prodigality

[prod-i-gal-i-tee]
noun, plural prodigalities for 2, 3.
1.
the quality or fact of being prodigal; wasteful extravagance in spending.
2.
an instance of it.
3.
lavish abundance.

Origin:
1300–50; Middle English prodigalite < Latin prōdigālitās wastefulness, equivalent to prōdig(us) extravagant + -āl(is) -al1 + -itās -ity

prodigality, profligacy.
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World English Dictionary
prodigal (ˈprɒdɪɡəl)
 
adj
1.  recklessly wasteful or extravagant, as in disposing of goods or money
2.  lavish in giving or yielding: prodigal of compliments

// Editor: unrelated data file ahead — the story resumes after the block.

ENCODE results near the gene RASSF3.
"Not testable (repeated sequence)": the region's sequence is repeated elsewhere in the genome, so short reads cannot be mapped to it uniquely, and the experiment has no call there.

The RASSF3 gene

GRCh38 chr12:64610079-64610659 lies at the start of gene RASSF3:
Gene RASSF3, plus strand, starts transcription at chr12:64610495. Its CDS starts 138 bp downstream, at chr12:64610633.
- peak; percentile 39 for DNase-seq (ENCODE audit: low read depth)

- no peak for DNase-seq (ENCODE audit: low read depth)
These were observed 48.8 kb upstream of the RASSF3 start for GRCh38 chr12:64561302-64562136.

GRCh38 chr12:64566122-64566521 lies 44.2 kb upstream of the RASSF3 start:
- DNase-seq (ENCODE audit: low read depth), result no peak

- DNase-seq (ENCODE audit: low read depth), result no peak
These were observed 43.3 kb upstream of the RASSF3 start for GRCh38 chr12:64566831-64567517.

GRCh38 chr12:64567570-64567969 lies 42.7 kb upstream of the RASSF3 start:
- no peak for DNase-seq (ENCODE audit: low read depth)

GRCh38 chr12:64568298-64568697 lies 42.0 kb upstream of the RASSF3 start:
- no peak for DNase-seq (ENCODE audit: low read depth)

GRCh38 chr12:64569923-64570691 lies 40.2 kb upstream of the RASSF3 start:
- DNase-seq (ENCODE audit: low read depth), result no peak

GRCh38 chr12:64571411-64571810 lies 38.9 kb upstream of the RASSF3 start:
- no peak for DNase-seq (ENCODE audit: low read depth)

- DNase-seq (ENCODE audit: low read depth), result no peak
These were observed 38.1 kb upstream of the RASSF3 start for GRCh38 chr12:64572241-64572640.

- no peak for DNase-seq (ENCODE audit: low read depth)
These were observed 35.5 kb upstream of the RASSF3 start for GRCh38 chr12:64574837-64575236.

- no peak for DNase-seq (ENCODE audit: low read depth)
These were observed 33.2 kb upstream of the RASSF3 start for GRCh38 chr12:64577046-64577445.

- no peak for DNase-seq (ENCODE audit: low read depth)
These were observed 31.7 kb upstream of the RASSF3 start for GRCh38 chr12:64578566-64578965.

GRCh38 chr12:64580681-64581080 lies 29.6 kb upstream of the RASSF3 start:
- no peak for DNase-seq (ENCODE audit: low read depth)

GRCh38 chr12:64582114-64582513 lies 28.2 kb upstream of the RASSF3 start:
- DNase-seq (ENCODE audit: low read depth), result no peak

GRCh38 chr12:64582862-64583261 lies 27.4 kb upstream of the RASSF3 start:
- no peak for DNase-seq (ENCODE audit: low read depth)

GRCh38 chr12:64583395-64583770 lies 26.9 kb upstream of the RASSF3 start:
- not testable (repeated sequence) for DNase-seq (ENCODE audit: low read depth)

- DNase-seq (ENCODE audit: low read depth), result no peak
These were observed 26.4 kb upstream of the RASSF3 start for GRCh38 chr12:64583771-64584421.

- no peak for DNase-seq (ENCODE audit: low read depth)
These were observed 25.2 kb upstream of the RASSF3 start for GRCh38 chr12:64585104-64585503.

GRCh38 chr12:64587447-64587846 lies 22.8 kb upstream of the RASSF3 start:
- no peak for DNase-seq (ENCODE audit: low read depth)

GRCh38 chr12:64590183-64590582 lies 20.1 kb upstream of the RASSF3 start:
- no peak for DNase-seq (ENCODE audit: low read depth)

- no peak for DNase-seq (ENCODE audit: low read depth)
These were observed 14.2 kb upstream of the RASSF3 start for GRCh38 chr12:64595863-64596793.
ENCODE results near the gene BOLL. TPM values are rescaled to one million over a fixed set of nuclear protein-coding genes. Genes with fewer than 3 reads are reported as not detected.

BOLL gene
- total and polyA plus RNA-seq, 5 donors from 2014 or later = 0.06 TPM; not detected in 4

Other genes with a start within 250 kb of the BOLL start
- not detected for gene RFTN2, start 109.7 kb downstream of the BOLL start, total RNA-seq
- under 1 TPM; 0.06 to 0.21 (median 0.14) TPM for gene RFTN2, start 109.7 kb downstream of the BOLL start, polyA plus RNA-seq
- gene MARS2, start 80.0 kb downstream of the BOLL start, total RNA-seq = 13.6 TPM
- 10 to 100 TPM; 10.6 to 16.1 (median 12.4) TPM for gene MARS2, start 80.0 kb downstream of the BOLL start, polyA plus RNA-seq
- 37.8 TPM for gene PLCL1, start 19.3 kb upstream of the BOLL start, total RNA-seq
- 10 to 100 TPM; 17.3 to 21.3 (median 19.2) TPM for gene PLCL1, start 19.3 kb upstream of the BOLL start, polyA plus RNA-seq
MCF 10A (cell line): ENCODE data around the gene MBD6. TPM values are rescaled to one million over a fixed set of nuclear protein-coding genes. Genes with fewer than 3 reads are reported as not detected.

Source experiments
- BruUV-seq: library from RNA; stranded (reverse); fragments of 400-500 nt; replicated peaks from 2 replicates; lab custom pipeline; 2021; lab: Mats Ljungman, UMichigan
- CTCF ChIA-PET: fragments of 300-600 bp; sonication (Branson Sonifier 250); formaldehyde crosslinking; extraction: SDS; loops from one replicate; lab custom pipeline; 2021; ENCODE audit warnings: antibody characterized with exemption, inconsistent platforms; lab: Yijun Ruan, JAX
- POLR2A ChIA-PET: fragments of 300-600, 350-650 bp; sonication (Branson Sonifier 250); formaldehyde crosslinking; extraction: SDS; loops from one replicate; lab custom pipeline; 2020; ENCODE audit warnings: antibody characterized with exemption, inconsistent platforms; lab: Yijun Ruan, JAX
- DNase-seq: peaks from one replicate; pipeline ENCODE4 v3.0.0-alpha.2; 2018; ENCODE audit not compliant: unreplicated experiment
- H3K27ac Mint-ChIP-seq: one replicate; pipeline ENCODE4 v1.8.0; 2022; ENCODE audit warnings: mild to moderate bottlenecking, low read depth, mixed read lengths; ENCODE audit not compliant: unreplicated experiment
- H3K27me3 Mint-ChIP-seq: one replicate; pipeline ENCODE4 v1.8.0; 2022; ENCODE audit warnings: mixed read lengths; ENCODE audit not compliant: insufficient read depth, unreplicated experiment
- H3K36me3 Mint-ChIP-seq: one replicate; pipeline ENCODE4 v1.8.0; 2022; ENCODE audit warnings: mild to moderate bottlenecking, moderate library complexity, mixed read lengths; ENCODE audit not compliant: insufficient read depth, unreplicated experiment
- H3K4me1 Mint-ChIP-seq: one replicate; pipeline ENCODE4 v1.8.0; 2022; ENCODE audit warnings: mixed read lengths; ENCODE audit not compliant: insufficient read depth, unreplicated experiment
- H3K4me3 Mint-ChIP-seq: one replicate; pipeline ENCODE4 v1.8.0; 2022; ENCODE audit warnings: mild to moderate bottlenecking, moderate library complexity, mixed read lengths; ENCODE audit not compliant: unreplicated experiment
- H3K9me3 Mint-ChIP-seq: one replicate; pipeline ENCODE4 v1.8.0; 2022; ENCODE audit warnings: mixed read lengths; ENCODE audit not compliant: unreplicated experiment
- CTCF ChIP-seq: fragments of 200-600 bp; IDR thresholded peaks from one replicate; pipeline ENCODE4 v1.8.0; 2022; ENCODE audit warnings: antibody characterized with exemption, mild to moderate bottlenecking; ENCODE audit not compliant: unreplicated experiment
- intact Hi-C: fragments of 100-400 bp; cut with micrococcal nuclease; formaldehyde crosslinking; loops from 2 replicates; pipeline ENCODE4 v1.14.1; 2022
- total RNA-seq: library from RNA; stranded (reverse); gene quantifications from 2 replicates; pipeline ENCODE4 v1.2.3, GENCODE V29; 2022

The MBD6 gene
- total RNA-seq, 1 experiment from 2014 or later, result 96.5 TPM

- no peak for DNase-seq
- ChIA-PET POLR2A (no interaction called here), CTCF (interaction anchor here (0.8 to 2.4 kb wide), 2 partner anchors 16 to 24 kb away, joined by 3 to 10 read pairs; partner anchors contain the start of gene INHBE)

n
3.  a person who spends lavishly or squanders money
 
[C16: from Medieval Latin prōdigālis wasteful, from Latin prōdigus lavish, from prōdigere to squander, from pro-1 + agere to drive]
 
prodi'gality
 
n
 
'prodigally
 
adv

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Example sentences
Indeed his prodigality with the upper middle range seemed to cost him a bit at the extremes.
The empty-handed are rare, perhaps because the urge to make a dent in this vast pile of prodigality is close to overwhelming.
He preached austerity, yet practised prodigality, doling out favours and privileges with flair and precision.
He reads, be writes, he speaks with a prodigality of will and vim perfectly astounding.
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